Minnesota Beer Wholesalers Association

Beer Franchise Laws

There are three primary public policies underlying beer franchise laws:

First, beer franchise laws support three-tier and tied-house laws by safeguarding the independence of beer distributors and ensuring that distribution rights can only be terminated for a good reason. In this way, beer distributors can serve their public policy function as a buffer between suppliers and family-owned retailers, ensuring that these retailers are not subject to undue pressure to violate liquor laws by over-promoting the sale of alcohol, selling to intoxicated individuals or selling to minors. Three-Tier, Tied-House, and Beer Franchise Laws safeguard an open, transparent, and accountable distribution system. In conjunction with Three-Tier and Tied-House Laws, Beer Franchise Laws facilitate:

  • Local control and responsibility for beer sales.
  • Full accountability in beer distribution channels.
  • Institutional barriers to vertical control, and monopoly of the beer industry.
  • An independent middle-tier able to fulfill its public policy function as a buffer between suppliers and retailers.
  • Insulating family-owned retailers from undue pressure and influence by brewers.
  • A system of checks and balances which moderates sales pressures and consumption patterns.

Second, because the relationship between supplier and distributor often lacks parity, beer franchise laws ensure relatively equal bargaining power between the two tiers. In this context, Beer Franchise Laws, like general franchise laws, are designed to protect distributors from unfair contracts and other prevalent and unregulated abuses.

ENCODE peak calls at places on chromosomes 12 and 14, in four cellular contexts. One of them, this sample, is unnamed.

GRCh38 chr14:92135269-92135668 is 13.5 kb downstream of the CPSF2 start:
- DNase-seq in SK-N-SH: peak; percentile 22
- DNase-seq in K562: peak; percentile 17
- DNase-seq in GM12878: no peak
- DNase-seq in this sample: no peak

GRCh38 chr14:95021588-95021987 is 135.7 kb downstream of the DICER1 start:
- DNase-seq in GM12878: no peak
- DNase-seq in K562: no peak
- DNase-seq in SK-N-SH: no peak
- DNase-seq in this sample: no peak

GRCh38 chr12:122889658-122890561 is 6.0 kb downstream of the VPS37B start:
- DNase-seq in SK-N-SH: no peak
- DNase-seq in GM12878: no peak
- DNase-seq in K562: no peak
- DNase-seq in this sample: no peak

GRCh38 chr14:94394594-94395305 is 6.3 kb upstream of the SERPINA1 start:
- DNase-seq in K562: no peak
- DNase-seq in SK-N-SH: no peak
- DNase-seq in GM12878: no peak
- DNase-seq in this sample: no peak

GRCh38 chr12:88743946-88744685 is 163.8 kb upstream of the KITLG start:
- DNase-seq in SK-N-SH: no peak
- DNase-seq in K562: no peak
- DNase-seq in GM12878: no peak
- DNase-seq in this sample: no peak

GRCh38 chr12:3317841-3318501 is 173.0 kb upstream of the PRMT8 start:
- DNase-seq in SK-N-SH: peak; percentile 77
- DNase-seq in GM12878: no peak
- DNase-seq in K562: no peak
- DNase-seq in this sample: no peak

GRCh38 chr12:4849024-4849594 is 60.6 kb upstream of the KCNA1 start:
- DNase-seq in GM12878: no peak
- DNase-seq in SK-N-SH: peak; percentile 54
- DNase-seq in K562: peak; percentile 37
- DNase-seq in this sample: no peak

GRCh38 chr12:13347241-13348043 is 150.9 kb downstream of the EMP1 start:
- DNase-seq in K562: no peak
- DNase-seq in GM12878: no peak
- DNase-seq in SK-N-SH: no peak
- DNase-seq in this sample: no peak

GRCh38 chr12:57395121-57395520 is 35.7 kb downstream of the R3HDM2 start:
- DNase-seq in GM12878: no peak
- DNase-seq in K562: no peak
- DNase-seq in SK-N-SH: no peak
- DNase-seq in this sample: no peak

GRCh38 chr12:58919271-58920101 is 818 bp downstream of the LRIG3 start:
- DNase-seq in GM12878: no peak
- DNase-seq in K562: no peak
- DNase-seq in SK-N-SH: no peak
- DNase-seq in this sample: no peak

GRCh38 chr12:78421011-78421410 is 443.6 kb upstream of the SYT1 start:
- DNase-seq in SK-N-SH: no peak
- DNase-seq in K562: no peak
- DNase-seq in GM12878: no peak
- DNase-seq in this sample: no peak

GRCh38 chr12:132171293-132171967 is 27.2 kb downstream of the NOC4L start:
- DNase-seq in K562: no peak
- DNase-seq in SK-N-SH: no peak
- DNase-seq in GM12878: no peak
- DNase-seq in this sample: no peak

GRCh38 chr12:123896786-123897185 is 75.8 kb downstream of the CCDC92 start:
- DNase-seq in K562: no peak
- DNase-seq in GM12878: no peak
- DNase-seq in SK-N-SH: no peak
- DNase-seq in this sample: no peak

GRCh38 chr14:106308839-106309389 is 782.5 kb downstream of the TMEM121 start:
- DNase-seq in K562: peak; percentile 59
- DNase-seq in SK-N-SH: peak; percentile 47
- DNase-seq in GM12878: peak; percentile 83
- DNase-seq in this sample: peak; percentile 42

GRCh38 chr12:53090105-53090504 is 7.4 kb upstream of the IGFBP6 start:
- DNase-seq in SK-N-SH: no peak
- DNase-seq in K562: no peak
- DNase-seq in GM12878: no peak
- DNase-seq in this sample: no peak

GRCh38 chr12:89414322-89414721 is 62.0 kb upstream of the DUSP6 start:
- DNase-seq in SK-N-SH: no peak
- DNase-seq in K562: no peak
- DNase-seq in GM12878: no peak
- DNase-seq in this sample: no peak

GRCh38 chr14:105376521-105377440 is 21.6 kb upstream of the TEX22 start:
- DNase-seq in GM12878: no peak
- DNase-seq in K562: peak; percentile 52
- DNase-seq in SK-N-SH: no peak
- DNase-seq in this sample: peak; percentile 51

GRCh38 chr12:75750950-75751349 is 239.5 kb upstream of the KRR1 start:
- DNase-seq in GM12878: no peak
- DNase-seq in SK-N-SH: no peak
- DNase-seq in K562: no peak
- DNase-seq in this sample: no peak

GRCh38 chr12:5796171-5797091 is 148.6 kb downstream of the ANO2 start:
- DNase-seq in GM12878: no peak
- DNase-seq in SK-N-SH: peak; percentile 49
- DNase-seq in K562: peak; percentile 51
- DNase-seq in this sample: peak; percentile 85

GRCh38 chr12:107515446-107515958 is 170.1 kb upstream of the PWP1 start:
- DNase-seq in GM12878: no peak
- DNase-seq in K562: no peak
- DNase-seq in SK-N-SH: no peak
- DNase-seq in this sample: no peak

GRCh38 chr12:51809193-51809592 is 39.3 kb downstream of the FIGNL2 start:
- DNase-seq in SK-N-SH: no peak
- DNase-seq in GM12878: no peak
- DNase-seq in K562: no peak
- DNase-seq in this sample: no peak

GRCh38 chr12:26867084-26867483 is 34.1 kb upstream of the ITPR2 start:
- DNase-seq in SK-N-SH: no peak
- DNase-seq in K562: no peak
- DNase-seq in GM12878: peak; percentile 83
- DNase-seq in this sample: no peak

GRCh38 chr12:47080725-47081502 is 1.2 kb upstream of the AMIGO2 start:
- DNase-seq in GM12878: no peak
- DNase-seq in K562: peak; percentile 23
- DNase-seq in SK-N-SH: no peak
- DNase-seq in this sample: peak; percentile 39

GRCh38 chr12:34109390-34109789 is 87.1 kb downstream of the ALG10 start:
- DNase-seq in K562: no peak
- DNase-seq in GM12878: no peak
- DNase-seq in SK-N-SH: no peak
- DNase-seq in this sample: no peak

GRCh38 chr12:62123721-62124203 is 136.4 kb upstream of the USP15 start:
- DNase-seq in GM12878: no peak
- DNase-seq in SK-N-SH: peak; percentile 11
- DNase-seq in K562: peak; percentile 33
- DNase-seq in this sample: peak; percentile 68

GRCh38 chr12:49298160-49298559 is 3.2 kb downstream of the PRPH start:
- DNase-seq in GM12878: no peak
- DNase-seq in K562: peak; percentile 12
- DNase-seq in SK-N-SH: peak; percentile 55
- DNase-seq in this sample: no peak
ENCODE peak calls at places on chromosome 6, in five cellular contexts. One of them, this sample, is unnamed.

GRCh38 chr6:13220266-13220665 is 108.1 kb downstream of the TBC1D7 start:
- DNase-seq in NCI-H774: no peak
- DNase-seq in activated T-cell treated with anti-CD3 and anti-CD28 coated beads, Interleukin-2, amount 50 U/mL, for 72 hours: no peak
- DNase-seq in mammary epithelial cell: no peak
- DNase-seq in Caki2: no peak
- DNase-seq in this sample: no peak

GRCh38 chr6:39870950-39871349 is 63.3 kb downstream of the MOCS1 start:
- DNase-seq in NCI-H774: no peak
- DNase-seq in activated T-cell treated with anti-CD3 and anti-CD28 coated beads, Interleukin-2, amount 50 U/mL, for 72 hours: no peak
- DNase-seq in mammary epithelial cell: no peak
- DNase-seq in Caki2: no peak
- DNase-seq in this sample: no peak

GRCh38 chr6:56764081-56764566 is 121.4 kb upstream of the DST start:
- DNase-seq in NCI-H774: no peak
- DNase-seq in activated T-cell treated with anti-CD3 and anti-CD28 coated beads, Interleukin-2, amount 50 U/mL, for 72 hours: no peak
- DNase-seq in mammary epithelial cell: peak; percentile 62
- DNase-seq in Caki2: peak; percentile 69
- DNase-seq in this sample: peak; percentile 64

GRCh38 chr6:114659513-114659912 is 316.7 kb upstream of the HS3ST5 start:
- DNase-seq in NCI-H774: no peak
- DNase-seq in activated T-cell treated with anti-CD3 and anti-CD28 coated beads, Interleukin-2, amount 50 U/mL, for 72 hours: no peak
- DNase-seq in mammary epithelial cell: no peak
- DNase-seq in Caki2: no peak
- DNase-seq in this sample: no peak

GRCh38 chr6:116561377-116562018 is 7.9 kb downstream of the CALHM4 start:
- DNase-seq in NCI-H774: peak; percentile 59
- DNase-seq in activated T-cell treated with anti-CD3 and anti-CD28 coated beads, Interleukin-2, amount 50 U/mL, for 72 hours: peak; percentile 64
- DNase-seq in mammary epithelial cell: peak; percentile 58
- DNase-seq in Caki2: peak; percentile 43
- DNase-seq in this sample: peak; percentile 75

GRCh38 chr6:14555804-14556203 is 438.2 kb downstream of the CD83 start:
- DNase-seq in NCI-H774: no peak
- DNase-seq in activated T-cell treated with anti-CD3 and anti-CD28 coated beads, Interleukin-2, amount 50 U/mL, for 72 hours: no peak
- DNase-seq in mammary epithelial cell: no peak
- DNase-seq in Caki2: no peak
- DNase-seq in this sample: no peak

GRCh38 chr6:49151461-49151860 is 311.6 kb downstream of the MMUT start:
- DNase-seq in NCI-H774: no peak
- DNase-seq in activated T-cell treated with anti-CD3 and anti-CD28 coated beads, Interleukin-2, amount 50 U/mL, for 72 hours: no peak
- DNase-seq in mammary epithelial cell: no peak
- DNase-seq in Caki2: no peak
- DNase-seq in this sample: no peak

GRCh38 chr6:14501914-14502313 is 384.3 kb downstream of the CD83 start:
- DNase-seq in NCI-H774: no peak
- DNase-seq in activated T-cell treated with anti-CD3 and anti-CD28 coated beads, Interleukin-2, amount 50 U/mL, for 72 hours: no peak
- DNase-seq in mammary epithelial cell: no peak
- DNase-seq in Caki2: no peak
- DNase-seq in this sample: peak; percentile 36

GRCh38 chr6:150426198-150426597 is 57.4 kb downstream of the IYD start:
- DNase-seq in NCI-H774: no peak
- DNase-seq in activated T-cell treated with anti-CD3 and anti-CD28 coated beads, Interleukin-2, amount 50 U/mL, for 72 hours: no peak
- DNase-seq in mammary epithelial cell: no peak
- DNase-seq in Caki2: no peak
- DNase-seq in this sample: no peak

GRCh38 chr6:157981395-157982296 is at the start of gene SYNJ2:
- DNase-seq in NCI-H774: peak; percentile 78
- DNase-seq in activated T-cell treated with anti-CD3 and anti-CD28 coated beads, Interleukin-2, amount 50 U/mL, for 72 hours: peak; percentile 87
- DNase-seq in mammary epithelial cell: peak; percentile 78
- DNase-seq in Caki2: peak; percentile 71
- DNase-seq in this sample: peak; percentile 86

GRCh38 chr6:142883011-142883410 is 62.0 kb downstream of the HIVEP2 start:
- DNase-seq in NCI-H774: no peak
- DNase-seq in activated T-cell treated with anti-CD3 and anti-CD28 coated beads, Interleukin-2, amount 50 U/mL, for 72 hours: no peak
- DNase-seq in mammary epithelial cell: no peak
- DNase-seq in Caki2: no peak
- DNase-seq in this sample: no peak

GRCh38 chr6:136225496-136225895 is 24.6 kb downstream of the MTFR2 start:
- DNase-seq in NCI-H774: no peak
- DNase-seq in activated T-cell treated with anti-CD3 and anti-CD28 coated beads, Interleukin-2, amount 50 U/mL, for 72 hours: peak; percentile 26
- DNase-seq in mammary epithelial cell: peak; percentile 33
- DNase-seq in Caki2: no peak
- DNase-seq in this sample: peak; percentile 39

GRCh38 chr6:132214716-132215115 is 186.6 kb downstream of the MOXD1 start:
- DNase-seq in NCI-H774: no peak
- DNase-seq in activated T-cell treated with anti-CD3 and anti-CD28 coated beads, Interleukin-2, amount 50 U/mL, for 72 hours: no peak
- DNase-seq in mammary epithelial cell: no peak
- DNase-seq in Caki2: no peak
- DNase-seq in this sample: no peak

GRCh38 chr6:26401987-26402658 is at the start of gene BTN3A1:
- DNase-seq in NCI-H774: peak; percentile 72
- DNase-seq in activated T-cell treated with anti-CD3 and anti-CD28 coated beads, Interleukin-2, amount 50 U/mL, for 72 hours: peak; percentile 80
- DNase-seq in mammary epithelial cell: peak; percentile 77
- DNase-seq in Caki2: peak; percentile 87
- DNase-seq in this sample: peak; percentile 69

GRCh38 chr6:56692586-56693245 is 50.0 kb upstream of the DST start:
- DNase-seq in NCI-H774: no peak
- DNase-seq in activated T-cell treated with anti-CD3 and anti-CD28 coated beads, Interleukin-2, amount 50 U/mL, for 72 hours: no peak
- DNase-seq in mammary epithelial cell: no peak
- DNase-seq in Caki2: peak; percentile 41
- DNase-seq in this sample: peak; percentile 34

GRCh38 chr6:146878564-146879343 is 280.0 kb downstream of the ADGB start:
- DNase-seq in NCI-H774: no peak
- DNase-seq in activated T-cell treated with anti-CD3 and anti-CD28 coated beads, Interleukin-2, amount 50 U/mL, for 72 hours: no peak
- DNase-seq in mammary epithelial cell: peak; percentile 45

Finally, beer franchise laws prevent suppliers from unfairly and without justification usurping a distributor’s substantial investment in a brand. Distributors make substantial financial, marketing, and advertising commitments. Distributors make long-term legal commitments: facility build-outs, multi-year lease and equipment agreements, and labor and employment agreements. Beer franchise laws prevent a supplier from usurping that distributor’s investment by prohibiting the brewer from terminating distribution rights for arbitrary or capricious reasons. Beer franchise laws ensure fairness and equity in the relationship, prohibit a brewer from being unjustly enriched at the distributor’s expense, and safeguards the distributor’s business and its employees from arbitrary and capricious termination. Because beer distributors are protected from arbitrary and capricious termination, they are willing to take on new craft brands and expand the craft beer market. The investment of beer distributors is one of the Primary reasons why the craft beer market has expanded dramatically in recent years.


Beer is one of the oldest beverages humans have produced, dating back at least 10,000 years and recorded in the written history of ancient Egypt and Mesopotamia.